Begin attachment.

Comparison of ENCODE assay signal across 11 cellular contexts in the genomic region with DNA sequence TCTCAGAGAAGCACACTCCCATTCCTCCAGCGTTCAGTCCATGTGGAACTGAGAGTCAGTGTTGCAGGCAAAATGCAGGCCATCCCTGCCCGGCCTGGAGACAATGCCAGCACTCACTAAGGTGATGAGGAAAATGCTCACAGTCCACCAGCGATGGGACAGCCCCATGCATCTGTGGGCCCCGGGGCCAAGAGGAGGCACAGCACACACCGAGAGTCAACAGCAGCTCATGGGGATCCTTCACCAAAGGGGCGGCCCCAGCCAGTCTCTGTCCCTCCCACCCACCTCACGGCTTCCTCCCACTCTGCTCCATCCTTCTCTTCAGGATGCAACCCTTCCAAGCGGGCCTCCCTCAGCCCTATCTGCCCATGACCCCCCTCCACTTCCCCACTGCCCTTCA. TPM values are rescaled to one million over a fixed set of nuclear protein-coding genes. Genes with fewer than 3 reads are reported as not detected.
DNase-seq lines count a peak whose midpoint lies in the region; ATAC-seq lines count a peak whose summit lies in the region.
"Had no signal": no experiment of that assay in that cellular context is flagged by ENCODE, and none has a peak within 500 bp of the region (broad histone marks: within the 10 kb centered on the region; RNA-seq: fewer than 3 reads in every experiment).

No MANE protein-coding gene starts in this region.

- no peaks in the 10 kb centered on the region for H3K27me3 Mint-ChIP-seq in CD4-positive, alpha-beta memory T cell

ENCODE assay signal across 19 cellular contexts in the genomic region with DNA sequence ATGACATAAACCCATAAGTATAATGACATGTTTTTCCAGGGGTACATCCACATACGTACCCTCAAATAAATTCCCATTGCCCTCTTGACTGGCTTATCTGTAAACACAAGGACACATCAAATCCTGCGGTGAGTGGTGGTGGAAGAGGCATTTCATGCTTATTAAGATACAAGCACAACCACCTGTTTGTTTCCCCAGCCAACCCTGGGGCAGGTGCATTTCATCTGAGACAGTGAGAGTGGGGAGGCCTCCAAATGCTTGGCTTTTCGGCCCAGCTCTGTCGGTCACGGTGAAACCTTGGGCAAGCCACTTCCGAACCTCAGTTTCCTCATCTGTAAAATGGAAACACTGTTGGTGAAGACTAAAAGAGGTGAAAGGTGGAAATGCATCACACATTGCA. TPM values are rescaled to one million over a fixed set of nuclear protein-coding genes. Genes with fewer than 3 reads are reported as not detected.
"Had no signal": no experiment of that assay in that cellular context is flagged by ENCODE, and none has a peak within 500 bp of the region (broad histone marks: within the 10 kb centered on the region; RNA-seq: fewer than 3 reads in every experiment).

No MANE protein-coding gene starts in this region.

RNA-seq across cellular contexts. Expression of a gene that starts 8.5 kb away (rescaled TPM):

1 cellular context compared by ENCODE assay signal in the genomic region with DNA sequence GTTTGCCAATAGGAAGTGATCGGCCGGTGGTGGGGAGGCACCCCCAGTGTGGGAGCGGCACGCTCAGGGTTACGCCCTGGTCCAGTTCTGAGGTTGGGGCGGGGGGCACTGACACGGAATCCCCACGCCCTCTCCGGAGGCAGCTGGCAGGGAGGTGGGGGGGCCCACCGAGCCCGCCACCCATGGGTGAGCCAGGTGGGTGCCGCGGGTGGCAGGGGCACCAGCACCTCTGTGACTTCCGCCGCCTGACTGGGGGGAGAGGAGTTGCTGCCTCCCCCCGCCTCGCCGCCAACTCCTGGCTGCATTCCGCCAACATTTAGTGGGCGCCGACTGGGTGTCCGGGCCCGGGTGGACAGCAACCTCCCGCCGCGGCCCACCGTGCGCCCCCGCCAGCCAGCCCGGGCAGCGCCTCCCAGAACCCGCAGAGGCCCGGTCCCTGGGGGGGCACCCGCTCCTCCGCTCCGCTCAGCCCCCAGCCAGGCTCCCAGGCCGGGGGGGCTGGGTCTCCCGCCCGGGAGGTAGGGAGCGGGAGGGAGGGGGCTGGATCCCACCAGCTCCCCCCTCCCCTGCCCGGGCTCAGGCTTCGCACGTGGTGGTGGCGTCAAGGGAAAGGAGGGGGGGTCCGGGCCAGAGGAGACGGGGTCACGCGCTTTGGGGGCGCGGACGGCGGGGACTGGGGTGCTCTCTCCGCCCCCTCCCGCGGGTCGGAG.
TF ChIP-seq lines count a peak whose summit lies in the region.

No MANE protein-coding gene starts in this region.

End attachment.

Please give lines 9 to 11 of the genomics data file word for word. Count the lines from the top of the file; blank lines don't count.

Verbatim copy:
RNA-seq across cellular contexts. Expression of a gene that starts 8.5 kb away (rescaled TPM):

1 cellular context compared by ENCODE assay signal in the genomic region with DNA sequence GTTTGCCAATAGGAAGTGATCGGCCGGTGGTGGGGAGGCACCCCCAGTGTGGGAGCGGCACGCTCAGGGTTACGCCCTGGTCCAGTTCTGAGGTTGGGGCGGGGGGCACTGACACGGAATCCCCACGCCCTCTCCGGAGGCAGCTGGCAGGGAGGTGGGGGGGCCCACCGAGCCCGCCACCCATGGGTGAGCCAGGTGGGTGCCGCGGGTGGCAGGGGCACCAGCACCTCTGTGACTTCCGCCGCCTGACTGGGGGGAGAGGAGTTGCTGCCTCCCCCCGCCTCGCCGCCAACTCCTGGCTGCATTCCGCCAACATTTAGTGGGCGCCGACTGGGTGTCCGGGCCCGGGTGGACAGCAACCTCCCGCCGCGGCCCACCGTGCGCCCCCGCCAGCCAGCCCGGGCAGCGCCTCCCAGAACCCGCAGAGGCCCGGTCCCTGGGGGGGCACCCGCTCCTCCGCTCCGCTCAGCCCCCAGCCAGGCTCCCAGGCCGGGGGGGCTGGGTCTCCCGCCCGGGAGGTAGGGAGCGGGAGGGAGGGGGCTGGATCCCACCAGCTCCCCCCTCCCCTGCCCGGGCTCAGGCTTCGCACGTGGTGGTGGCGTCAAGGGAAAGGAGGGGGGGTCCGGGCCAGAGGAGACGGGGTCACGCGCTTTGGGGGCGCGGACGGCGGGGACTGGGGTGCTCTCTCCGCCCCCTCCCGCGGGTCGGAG.
TF ChIP-seq lines count a peak whose summit lies in the region.